Western’s McDowell, Ford’s Flowers have PSL ties that bind back to their coach-player days at Redford

Contact:
Chuck Johnson
Media Information Director
DPS Office of Athletics
chuck.johnson@detroitk12.org
 313-870-5863

Western International High’s Derrick McDowell and Henry Ford High’s Kenneth Flowers are head coaches of the Detroit Public School League’s two teams competing in the MHSAA boys’ basketball state semifinals Friday at Michigan State University’s Breslin Center.

The league allegiance is strong, but their bond goes deeper than that, back to when McDowell and Flowers were on the same team in the late ‘90s at Redford High School.

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Ford head coach Ken Flowers

“Derrick was my high school coach,’’ Flowers said. “He coached me for four years. Then I came back after college and coached under him at Redford. Later, I took over the program I helped build and establish.”

Flowers, who graduated from Redford in 1996, said he talks with McDowell, a 1978 Northern High grad, at least once a week.

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Western head coach Derrick McDowell

“Derrick taught me discipline, and how to hold kids accountable, holding study tables. I teach and coach like that. I told the guys at practice earlier this week we’re going up there early on Friday to support my mentor.”

McDowell led Redford to its first Class A final in 1997 and another in 2002, while Flowers, who took over after McDowell left to become a college assistant, led the Huskies to the Class A semifinals in ’06 and the finals in 2007.

The fact they have different PSL teams on the verge of their schools’ first state championship makes this weekend’s journey to East Lansing a special occasion for the former student-athlete and his mentor.

Doing it in the same year makes it even more special. “It’s very special, not just for me but for the city,” Flowers said.

“For the PSL to have two teams up there with a chance to win a state championship in Class A and Class B, the top two divisions, that’s never happened before. It’s surreal the way things are going right now. But it’s happening at the right time.”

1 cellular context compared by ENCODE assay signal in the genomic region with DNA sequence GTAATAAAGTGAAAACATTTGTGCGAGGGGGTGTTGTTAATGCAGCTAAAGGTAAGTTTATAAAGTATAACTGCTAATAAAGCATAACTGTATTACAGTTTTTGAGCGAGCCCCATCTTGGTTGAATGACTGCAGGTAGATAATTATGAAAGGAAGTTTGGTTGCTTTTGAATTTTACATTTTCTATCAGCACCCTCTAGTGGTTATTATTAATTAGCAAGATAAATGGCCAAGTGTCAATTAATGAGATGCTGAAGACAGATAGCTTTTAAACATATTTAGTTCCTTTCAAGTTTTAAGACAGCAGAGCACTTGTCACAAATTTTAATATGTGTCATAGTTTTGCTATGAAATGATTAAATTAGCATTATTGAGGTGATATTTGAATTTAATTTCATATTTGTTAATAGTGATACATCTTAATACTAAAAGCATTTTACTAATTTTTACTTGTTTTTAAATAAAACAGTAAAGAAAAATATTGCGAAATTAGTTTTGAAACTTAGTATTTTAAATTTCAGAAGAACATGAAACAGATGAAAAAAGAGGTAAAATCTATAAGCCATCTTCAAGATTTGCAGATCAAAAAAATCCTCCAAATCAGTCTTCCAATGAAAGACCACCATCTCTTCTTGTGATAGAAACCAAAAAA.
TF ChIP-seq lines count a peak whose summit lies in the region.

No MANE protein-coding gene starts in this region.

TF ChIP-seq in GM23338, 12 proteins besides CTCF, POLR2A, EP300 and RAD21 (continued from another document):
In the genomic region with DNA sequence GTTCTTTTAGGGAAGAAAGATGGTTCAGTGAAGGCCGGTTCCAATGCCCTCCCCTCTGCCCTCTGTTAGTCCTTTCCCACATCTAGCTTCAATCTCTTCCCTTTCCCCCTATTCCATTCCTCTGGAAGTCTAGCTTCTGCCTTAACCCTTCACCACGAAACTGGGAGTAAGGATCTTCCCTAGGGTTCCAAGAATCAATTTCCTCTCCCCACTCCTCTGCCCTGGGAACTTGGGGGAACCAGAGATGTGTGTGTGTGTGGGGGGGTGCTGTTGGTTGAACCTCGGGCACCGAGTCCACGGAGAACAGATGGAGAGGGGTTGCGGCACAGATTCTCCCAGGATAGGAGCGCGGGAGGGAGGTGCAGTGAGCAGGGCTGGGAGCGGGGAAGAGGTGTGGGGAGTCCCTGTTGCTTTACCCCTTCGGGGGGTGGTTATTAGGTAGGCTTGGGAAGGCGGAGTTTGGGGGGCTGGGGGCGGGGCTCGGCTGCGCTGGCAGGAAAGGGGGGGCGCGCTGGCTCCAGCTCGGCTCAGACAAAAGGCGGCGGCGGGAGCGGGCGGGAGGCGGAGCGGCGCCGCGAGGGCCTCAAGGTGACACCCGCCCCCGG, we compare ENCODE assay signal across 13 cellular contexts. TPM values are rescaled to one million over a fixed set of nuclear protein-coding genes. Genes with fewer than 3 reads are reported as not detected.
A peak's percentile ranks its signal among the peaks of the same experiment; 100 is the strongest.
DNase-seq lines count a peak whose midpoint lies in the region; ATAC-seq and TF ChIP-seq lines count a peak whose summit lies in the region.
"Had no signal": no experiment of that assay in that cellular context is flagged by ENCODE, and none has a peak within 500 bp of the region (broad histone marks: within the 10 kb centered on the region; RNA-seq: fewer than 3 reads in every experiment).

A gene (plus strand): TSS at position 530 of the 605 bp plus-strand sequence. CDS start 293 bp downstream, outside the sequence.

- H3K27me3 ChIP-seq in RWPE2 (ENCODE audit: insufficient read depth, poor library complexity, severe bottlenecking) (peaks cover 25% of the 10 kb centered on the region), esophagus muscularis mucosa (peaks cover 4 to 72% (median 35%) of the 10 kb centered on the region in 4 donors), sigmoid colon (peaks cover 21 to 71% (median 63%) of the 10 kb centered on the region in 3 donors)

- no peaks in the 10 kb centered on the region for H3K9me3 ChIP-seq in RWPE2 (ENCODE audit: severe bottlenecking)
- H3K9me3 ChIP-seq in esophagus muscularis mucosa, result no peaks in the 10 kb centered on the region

Both PSL teams face tough semifinal matches in order to advance to Saturday’s championship games.

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Western 6-8 forward Gerald Blackshear

Western, unbeaten with a 24-0 record and ranked No. 1 the state, will play U-D Jesuit (22-3) at 1 p.m. Friday in the Class A semifinals, a rematch against the team the Cowboys beat 58-49 in the Operation Friendship game March 7 between the PSL and Catholic League champions.

“They probably have a little more motivation than we do having lost to us, but nobody has an advantage,” McDowell said. “We’re still playing the same way. We’re not going to change for anybody. We’ll adjust, but we won’t change.”

Western has strong guard play, led by 5-10 junior Brailen Neeley and 6-1 senior Josh McFolley, who combined to neutralize U-D Jesuit junior guard Cassius Winston in their first meeting. And with four players standing 6-7 or taller, led by 6-8 senior forward Gerald Blackshear, the Cowboys have utilized their height advantage to dominate most of their opposition.

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Western guard tandem senior Josh McFolley (left) and junior Brailen Neely

But even more than height, Western beats you with its depth. McDowell liberally rotates as many as 10-12 players into the game, and the fresh legs often lead to the Cowboys making a big spurt in the third quarter.

“We expect to do that,” McDowell said. “Because of our depth, by the time the third quarter is gone, normally other teams are pretty much shot.”

Ford (20-5) will play Cadillac (18-8) at 7:50 p.m. Friday in the Class B semifinal game. Flowers expects a dogfight against a battle-tested team.

“Cadillac has been to Breslin five years in a row, so this is familiar waters for those guys,’’ Flowers said. “Beating them is not going to be a cakewalk. Those guys are good. But we feel like we’re good, too.”

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Ford senior Josh Davis (left) and junior James Towns (right) battle Western junior Kyree Boynton for a rebound in PSL game earlier this season

Ford is led by 6-5 senior forward Josh Davis, who was voted Mr. PSL basketball by league coaches. Davis averages 17 points and 7.7 rebounds a game and has stepped up his game in the state tourney, scoring 21 points and 20 points in the Trojans’ last two victories despite foul trouble.

The Trojans’ other floor leader is 6-1 junior guard James Towns, who has guided the offense with a steady hand throughout the season and deserves to be first-team Class B all-state, Flowers said.

Lansing Everett (24-2) faces Saginaw Arthur Hill (23-3) in the other Class A semifinal Friday at 1 p.m., while Milan (24-2) and Wyoming Godwin Heights (24-1) square off in the other Class B semifinal Friday at 6 p.m.

The Class A state championship game is noon Saturday and the Class B state championship game is 6:30 p.m. Saturday.

“We wanted to contend for a PSL championship this season but we came up short,’’ Flowers said. “But winning the Class B state championship is even bigger because that’s recognition from the whole state. That’s our goal.”

Likewise, McDowell and his PSL champion Western players can see the light at the end of the tunnel.

“Our goal wasn’t to get to Breslin,” he said. “Our goal was to win it all.

“All this started last April when they were in open gyms. We won the championship in summer league at Mumford and that was the first goal. And here we are now trying to finish it off by winning a state championship. It’s been a long process putting this together.”

 

 

 

 

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